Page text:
Economic Development

Mayor Sly James' Office

Along with dozens of other cities across North America, Kansas City officially delivered its proposal for Amazon HQ2 to the company's headquarters in Seattle, Washington, on Thursday. 

Last month, Amazon announced plans to plow more $5 billion into building another headquarters that will be an equal to the current one in Seattle. The internet retailer plans to employ some 50,000 people with average salaries topping $100,000 at what it is calling “HQ2.” 

Fernando Leon/NBC

Commercials, TV shows and movies can provide an economic boost — if they're shot in your city or state. 

In the fall of 2013, when Gone Girl filmed in Cape Girardeau, Missouri, it contributed nearly $8 million to the state's economy, according to the Motion Picture Association of America. The production marked the last for Missouri's film production tax credit, which expired in November 2013.

Luke X. Martin / KCUR 89.3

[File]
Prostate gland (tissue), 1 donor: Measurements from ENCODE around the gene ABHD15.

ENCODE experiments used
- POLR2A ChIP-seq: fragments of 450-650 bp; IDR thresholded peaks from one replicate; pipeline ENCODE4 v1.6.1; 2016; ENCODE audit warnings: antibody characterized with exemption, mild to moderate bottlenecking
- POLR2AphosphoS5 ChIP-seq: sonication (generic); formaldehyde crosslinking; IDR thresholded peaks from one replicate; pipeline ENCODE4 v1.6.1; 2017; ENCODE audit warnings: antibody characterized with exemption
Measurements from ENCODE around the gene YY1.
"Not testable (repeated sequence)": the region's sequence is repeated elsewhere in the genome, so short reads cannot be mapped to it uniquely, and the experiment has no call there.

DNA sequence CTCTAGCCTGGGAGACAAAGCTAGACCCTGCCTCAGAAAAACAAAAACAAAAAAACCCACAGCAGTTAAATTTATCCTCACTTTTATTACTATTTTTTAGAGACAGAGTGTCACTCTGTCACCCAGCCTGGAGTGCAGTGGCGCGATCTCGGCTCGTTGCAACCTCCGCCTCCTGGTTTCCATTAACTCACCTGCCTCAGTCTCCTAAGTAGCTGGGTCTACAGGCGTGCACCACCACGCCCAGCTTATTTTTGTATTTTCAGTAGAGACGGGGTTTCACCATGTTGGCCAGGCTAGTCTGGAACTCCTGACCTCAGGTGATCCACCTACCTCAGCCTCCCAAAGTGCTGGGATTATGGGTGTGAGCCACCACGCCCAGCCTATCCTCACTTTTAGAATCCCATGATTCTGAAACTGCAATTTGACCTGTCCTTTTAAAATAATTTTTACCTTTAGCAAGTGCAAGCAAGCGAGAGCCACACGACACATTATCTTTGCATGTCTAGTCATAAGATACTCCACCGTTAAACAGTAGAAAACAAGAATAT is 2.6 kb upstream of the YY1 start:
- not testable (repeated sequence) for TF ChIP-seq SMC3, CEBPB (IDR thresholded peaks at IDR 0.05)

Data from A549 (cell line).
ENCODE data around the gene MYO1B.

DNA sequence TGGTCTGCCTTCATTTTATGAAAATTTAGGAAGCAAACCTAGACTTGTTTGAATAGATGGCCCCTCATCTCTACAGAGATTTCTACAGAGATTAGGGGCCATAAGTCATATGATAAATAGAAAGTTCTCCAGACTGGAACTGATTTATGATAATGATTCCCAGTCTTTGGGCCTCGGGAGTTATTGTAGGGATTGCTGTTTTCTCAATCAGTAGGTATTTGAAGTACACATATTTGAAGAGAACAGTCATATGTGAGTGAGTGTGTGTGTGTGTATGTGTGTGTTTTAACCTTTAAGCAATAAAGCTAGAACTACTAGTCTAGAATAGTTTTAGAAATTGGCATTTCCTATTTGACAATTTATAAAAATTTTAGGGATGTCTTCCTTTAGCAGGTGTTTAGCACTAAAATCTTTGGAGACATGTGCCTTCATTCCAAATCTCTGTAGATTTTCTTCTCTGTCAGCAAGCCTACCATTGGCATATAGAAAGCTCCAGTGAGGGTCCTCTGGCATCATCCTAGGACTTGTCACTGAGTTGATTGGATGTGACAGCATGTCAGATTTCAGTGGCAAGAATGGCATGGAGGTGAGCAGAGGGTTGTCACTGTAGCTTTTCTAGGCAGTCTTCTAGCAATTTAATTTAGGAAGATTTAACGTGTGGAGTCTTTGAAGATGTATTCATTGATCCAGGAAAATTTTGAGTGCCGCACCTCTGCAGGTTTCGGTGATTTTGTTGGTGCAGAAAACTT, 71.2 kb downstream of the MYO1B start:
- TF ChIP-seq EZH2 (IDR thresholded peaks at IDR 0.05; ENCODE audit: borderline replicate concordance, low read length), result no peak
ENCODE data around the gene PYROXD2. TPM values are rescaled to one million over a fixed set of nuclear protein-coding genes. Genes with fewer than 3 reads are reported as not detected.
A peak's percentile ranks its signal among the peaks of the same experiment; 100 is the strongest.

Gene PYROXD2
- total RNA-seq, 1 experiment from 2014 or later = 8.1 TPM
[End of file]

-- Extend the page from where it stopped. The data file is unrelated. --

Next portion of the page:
For people on fixed incomes, being priced out of house and home by redevelopment and rising property values is a real concern. Today, we learn how developers can maintain affordable housing levels while improving neighborhoods and avoiding gentrification.

courtesy: Hispanic Economic Development Corporation

The U.S. Department of Commerce is awarding $1.6 million to the Hispanic Economic Development Corporation of Greater Kansas City, or HEDC.

The grant, announced on Thursday, will be used to renovate an industrial building near 27th and Southwest Boulevard, at 2720 Jarboe, and turn it into a small business incubator. 

Pedro Zamora, the non-profit’s executive director, says minorities are sometimes left out of Kansas City's entrepreneurship community. 

Port KC

A proposed $30 million extension of the downtown streetcar to Kansas City's Berkley Riverfront could substantially boost development opportunities and allow people to live and visit there without cars, according to the leader of Port KC.

And Port KC, which receives a big part of its revenues from a long-term lease agreement with the Isle of Capri casino, plans to find ways to help fund the streetcar expansion “with or without” federal funding.

Kevin Collison / City Scene KC